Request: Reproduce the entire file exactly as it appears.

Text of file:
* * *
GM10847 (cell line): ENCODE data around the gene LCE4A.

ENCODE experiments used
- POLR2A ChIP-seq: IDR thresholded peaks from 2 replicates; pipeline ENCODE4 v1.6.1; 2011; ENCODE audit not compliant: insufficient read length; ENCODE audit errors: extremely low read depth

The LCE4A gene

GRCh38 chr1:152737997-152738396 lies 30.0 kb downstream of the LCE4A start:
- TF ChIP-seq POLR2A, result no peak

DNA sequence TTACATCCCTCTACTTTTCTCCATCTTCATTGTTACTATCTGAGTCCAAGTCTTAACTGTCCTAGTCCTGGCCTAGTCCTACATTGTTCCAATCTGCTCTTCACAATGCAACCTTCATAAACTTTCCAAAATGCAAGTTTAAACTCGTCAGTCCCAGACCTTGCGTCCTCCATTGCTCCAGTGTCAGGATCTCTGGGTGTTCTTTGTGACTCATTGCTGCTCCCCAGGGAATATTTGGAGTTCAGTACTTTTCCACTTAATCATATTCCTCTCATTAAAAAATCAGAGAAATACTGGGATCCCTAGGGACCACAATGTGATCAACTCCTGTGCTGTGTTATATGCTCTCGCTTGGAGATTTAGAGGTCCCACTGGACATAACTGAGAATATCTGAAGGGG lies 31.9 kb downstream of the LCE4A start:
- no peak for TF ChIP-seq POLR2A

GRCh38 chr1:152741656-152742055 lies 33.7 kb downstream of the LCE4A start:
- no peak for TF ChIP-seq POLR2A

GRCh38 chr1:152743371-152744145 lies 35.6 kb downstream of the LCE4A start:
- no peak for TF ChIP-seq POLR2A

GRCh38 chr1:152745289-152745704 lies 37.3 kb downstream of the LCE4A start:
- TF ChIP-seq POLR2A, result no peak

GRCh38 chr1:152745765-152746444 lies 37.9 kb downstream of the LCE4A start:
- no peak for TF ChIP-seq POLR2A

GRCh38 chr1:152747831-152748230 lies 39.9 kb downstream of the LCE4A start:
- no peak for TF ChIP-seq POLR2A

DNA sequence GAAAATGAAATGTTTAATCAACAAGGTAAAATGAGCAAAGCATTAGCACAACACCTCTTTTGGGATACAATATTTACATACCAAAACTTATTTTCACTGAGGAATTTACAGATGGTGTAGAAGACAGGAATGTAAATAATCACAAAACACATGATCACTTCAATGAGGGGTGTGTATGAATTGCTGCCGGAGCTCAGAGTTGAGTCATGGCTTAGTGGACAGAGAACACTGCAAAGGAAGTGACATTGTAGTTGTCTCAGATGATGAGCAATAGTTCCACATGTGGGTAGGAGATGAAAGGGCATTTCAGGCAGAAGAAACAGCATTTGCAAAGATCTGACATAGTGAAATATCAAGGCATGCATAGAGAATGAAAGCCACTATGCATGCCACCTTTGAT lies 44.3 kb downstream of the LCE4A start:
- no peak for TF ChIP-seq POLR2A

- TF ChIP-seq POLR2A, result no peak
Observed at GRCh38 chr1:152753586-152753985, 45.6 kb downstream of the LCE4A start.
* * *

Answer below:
GM10847 (cell line): ENCODE data around the gene LCE4A.

ENCODE experiments used
- POLR2A ChIP-seq: IDR thresholded peaks from 2 replicates; pipeline ENCODE4 v1.6.1; 2011; ENCODE audit not compliant: insufficient read length; ENCODE audit errors: extremely low read depth

The LCE4A gene

GRCh38 chr1:152737997-152738396 lies 30.0 kb downstream of the LCE4A start:
- TF ChIP-seq POLR2A, result no peak

DNA sequence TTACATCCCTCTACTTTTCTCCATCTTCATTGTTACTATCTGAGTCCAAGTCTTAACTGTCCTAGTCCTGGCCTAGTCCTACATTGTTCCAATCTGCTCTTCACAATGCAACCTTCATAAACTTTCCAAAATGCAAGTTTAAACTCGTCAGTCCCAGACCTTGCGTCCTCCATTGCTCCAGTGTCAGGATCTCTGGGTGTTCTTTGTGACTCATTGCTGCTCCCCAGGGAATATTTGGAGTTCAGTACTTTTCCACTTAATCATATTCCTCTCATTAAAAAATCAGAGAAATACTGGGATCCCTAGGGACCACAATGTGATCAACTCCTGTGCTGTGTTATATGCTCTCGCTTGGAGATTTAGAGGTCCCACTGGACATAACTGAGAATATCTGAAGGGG lies 31.9 kb downstream of the LCE4A start:
- no peak for TF ChIP-seq POLR2A

GRCh38 chr1:152741656-152742055 lies 33.7 kb downstream of the LCE4A start:
- no peak for TF ChIP-seq POLR2A

GRCh38 chr1:152743371-152744145 lies 35.6 kb downstream of the LCE4A start:
- no peak for TF ChIP-seq POLR2A

GRCh38 chr1:152745289-152745704 lies 37.3 kb downstream of the LCE4A start:
- TF ChIP-seq POLR2A, result no peak

GRCh38 chr1:152745765-152746444 lies 37.9 kb downstream of the LCE4A start:
- no peak for TF ChIP-seq POLR2A

GRCh38 chr1:152747831-152748230 lies 39.9 kb downstream of the LCE4A start:
- no peak for TF ChIP-seq POLR2A

DNA sequence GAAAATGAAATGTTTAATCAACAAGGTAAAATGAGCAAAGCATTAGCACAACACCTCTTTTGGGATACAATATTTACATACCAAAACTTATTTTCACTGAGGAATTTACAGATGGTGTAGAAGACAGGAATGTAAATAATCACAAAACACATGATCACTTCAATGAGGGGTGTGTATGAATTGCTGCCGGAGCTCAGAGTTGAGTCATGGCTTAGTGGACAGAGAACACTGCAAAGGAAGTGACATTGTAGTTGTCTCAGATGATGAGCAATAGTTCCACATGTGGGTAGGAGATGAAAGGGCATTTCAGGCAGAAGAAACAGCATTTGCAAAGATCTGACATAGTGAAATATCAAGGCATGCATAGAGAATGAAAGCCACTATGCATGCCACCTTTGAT lies 44.3 kb downstream of the LCE4A start:
- no peak for TF ChIP-seq POLR2A

- TF ChIP-seq POLR2A, result no peak
Observed at GRCh38 chr1:152753586-152753985, 45.6 kb downstream of the LCE4A start.